At the Quidditch Final, which Gryffindor is playing against Ravenclaw, Harry sees Cho on the field, but is unsure what he feels for her, except that he doesn't want any more fights. The sight of her talking animatedly with Roger Davies, who Cho had mentioned previously as being one who had asked her out, does not affect Harry's feelings.
On the Hogwarts Express at the end of the year, Cho walks past the compartment in which Harry, Ron, and Ginny are sitting. Ron asks what was happening with him and Cho, and Harry finds that, in fact, he no longer has any real feeling for her. A comment made at this point suggests that Ron is anticipating a match-up between Harry and Ginny.
While Harry apparently remains unattached, many girls are interested in him. Rather to his surprise, Romilda Vane asks him to join her group on the Hogwarts Express as they head to school. When he mentions this to Hermione later, she points out that since the re-appearance of Lord Voldemort, the Daily Prophet has effectively made him once again the darling of the Wizarding World by naming him the Chosen One. It doesn't hurt, she adds, that Harry has grown about a foot over the summer. At this time he is finding himself wanting to be more in Ginny's company though has not yet realized why that is.
In his first Potions class, Harry detects a familiar floral scent coming off the Amortentia potion, a potion which smells, according to Hermione, like the favorite scents of the subject when it is made correctly. Although very shortly after this, the floral scent is identified as one Ginny uses, Harry doesn't immediately connect the two facts.
Professor Slughorn is restarting his "Slug club", a periodic party that Slughorn, an inveterate glory-seeker, holds to gather together all of the more famous students. Harry, of course, would be the true jewel in the crown, but despite his having been invited to all the Slug Club parties, Harry has carefully avoided attending any of them, up until Christmas. There is considerable angling in the student body for an invitation to the Slug Club Christmas party; Hermione reveals that some girls are plotting ways to get Harry to take a love potion, and she warns Harry to watch what he eats and drinks. Shortly after this, Harry carefully turns down an offer from Romilda Vane to share a Gillywater, and accepts (because he doesn't see a way out of it), a box of Chocolate Cauldrons with Firewhisky centers, which he takes up to his dorm and carefully sets aside. He does eventually invite Luna Lovegood to the Christmas Slug Club party, because he has to invite someone.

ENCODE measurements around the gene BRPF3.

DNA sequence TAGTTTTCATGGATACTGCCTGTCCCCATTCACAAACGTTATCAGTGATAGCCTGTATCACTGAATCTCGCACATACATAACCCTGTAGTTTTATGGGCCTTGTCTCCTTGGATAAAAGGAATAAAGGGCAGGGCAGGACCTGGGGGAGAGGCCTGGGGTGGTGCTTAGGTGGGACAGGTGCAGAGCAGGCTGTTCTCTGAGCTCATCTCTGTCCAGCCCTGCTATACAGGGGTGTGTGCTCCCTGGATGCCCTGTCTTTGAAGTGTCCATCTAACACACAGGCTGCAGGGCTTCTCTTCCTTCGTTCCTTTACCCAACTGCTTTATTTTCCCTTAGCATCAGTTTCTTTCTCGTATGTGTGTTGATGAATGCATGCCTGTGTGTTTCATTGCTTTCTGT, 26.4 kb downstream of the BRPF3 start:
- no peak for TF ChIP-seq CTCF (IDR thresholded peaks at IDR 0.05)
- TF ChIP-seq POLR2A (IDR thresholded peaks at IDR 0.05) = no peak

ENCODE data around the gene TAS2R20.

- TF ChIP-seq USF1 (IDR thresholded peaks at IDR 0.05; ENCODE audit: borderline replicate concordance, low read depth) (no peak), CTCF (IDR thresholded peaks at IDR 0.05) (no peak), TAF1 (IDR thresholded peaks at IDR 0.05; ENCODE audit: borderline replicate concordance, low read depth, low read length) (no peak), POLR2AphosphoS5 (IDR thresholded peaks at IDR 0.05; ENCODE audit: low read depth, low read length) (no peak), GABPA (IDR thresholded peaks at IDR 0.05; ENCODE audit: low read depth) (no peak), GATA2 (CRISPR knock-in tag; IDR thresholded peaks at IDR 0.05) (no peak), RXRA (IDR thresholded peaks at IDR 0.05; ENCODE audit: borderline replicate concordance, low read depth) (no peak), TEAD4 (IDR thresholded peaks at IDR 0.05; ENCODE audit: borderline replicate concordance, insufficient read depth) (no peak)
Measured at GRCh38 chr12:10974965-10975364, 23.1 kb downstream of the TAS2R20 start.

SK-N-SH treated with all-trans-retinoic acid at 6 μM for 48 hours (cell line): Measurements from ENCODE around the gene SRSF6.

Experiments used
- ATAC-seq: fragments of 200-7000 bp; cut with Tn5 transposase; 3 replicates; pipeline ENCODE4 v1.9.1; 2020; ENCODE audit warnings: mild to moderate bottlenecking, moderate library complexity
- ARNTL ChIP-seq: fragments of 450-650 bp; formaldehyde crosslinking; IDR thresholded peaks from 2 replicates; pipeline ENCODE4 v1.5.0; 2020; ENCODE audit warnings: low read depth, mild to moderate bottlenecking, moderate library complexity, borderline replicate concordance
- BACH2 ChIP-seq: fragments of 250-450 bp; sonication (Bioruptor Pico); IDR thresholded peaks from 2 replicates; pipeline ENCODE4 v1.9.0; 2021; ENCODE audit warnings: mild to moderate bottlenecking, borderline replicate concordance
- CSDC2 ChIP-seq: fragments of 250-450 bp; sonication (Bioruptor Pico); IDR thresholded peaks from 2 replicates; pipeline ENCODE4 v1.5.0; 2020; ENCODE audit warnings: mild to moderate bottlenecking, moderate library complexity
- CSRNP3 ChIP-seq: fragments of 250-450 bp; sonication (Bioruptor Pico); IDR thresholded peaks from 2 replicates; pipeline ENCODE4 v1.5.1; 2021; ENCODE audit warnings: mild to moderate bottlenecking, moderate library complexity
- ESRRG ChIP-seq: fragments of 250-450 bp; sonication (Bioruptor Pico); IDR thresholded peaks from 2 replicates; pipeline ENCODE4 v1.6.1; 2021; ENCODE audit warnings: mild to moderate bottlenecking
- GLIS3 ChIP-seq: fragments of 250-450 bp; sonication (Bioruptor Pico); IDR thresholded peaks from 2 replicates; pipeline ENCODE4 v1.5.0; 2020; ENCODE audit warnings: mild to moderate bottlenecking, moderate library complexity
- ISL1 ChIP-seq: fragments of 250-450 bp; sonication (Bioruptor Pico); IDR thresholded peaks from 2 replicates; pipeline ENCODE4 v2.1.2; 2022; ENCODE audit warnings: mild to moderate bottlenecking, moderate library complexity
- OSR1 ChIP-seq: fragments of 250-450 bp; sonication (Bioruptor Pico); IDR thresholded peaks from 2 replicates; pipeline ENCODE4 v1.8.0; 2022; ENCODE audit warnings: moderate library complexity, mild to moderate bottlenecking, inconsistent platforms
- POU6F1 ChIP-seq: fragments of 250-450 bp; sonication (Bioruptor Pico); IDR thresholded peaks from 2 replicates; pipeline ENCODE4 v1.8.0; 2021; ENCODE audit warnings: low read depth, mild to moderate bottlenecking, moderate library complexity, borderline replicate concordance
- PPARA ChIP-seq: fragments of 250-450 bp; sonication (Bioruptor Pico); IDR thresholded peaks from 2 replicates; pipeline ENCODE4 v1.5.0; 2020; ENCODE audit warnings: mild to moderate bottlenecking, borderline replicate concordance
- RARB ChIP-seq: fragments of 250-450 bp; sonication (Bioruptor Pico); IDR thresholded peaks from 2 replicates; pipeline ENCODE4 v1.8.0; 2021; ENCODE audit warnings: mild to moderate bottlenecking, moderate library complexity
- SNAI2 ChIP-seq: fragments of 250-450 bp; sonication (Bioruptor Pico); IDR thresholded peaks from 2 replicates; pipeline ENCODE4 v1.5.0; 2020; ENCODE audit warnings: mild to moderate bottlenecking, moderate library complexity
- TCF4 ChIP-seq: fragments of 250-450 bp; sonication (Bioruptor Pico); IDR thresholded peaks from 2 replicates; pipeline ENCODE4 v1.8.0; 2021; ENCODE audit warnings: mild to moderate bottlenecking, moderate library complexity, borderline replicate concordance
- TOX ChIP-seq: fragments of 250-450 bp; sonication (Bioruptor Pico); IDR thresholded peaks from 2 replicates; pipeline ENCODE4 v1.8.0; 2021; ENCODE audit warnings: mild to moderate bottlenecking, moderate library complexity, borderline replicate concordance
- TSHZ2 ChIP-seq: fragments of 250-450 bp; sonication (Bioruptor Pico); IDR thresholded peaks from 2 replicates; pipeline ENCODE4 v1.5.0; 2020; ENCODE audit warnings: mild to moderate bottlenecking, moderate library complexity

Harry realizes his feelings for Ginny when he sees her kissing Dean and becomes jealous. He keeps his emotions hidden, however, largely because he witnessed Ron's anger at Dean for taking liberties with Ginny. Harry feels his friendship with Ron is too valuable to imperil by making a play for Ginny. He spends much of the year battling his feelings on this matter, secretly wishing for Ginny and Dean to break up.
Harry has been instructed by Professor Dumbledore to retrieve a memory from Professor Slughorn; finding no other way to do this, he takes some Felix Felicis potion. Hidden under his Invisibility Cloak, he knocks into Ginny in such a way that she thinks Dean deliberately shoved her; luckily (as is always the case with Felix Felicis), this prompts Ginny to break up with Dean.
During the victory party after the Quidditch final, Harry, caught up in the excitement, seizes the opportunity to kiss Ginny in front of the entire Gryffindor Common room. Fortunately for Harry, Ron gives his approval, although he warns Harry to avoid openly kissing his sister. They soon become a couple, laughing at how everyone is now talking about them. Hermione is also pleased they have gotten together. Ginny later tells him that she had never truly given up on him and explains how Hermione helped her overcome her shyness around Harry and to just be herself. The couple's happiness is short-lived, however. After Dumbledore's funeral, Harry regretfully and sadly ends their relationship, telling Ginny that if Voldemort learns about their romance, he will use her to get to him, just as he did with his godfather, Sirius Black. Ginny is devastated, but she accepts Harry's reasoning.